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Togo bans protests against arrest of opposition activists, constitutional reform

Togo bans protests against arrest of opposition activists, constitutional reform
For illustration purposes: Protesters are seen in Lomé on July 25, 2013.   -  
Copyright © africanews
Erick Kaglan/AP


Togo’s government said a planned three-day protest this week over the arrest of opposition figures and new legislation scrapping president elections was illegal, a move that heightened tensions in the West African nation that has been ruled by the same family for almost 60 years.

The interior and security ministries said the protests set to begin Thursday (Apr. 11) would seriously disturb public order. In a separate notice, the government also delayed parliamentary elections until April 29, pushing the vote back by just over a week.

A spokesman for the opposition behind the planned protest said the coalition was considering whether to move forward with the rallies anyway.

“Whenever they’re in a panic, they’re ready to use any kind of tricks against the opposition," spokesman Eric Dupuy told The Associated Press. “It doesn't move us.”

The government last week arrested nine opposition activists for engaging in political activities at a market. All nine were released on Tuesday (Apr. 9) evening. 

"Disturbing public order"

A statement from the public prosecutor's office said they were arrested for disturbing public order. A spokesman for those arrested, Thomas Kokou Nsoukpoe, called the arrests arbitrary and abusive.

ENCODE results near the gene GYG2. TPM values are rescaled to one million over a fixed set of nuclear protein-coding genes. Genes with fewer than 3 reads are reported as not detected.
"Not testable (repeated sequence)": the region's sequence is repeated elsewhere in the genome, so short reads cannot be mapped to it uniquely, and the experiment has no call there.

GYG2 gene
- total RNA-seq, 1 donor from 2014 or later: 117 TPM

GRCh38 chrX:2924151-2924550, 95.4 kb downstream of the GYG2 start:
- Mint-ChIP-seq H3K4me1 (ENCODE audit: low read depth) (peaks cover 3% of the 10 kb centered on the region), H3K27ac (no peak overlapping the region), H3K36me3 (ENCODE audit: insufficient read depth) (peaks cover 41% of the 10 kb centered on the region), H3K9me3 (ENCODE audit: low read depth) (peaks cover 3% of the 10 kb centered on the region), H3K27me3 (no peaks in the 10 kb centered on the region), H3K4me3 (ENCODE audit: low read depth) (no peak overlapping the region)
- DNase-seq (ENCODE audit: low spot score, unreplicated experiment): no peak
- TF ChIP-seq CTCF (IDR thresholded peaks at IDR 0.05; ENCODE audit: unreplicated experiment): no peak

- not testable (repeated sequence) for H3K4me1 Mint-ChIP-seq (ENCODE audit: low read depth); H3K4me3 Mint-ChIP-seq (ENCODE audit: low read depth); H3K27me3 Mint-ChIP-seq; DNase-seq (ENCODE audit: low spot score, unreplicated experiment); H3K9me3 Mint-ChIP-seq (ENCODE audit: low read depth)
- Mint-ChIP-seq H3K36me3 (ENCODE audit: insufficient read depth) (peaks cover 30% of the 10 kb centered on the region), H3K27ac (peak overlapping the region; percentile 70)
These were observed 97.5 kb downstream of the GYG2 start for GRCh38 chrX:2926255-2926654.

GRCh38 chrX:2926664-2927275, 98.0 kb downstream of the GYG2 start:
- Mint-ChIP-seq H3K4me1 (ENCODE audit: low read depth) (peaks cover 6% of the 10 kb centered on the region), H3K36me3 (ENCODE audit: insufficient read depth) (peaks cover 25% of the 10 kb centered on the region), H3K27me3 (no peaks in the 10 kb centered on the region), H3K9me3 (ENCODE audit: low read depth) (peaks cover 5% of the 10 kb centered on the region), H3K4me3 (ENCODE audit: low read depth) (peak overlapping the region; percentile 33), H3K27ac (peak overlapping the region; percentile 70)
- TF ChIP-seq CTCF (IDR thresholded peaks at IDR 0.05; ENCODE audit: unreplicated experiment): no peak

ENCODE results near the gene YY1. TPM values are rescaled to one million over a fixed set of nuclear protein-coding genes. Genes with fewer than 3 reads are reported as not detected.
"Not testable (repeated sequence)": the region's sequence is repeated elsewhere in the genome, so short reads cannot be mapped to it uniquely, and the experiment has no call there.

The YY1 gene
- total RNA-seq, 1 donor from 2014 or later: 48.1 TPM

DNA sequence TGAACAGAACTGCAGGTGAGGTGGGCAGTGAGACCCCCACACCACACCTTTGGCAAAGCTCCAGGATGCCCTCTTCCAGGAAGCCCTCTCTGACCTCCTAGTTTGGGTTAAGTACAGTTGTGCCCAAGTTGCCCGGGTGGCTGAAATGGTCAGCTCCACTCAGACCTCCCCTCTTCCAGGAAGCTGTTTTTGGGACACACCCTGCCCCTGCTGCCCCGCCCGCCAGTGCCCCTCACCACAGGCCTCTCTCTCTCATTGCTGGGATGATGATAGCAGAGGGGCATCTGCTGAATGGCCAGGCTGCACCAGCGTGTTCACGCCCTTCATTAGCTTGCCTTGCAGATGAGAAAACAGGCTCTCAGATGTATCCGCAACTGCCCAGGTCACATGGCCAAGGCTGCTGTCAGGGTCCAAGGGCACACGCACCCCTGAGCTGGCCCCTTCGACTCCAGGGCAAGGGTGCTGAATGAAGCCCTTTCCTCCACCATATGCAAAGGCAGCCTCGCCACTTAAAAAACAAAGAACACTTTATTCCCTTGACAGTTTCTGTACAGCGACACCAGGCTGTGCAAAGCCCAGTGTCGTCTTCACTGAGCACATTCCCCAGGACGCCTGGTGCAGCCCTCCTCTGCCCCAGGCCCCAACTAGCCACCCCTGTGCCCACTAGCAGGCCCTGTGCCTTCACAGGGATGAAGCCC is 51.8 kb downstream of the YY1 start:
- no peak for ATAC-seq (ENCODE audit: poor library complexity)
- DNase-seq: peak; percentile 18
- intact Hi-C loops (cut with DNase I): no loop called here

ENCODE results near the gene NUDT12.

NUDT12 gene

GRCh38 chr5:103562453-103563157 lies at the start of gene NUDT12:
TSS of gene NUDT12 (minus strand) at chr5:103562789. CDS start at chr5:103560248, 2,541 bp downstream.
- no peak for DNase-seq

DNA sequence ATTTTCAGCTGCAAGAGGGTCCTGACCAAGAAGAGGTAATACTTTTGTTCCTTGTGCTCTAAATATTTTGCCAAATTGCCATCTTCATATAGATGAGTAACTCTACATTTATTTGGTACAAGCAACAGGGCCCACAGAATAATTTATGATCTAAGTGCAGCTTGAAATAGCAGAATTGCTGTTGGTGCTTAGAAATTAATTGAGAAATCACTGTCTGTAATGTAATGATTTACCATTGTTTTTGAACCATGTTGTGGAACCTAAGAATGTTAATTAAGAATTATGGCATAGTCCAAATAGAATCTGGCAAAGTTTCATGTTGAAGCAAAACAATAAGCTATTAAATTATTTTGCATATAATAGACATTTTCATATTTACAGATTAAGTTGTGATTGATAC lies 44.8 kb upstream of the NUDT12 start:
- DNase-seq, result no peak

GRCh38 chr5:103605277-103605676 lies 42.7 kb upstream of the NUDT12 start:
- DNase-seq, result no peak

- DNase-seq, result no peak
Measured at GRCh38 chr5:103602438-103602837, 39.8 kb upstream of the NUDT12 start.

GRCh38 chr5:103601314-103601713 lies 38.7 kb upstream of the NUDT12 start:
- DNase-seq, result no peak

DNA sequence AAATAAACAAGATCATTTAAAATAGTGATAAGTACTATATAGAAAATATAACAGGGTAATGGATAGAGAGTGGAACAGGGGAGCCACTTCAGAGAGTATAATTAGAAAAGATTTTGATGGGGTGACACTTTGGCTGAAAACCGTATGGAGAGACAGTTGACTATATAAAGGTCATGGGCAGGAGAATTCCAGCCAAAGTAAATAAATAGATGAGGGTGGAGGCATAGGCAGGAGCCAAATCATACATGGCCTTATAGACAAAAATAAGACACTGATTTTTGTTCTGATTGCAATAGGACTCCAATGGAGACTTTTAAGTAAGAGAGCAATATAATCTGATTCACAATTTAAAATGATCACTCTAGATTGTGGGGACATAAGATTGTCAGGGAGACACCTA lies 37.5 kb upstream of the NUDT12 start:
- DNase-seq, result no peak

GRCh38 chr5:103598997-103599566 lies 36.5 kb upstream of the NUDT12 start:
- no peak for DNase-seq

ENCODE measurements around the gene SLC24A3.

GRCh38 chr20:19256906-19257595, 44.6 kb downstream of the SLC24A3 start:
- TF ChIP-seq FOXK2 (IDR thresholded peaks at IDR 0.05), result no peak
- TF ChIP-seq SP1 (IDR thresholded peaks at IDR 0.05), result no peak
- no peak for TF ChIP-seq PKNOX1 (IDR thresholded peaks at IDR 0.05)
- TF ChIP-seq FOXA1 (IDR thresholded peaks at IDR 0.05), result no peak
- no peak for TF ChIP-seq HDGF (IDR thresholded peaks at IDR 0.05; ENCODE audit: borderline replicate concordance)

The proposed constitution, which was passed by lawmakers in late March, grants parliament the power to choose the president, doing away with direct elections. The oppostion fears this makes it likely that President Faure Gnassingbe would be reelected when his mandate expires in 2025.

Previous opposition protests over the past two decades, especially in 2005 and 2017, have been deadly, with hundreds of people killed, displaced and exiled.

“The government’s responses to the opposition’s past protests have been firm, forceful and heavy-handed,” said Aimé Adi, who leads the Togo branch of Amnesty International. “People are much more fearful and distrustful given the bitter experiences of the past, and it’s hard to predict whether they will respond en masse to the opposition’s call for protests.”

Togo, a nation of around 8 million people, has been ruled by the same family for 57 years, initially by Eyadema Gnassingbe and subsequently by his son. Faure Gnassingbe has been in office since 2005 after winning elections that the opposition described as a sham.

Some legal experts say the constitution could actually restrict the power of future presidents as it introduces a one-term limit and hands over greater power to a new figure similar to a prime minister. But opposition fears the creation of a new role — officially, the president of the council of ministers — could become another way for Gnassingbe to stay in power since the indivual who will hold this position will either be  "the leader of the party which secures the majority during the legislative elections"; or the leader of the winning coalition of parties.

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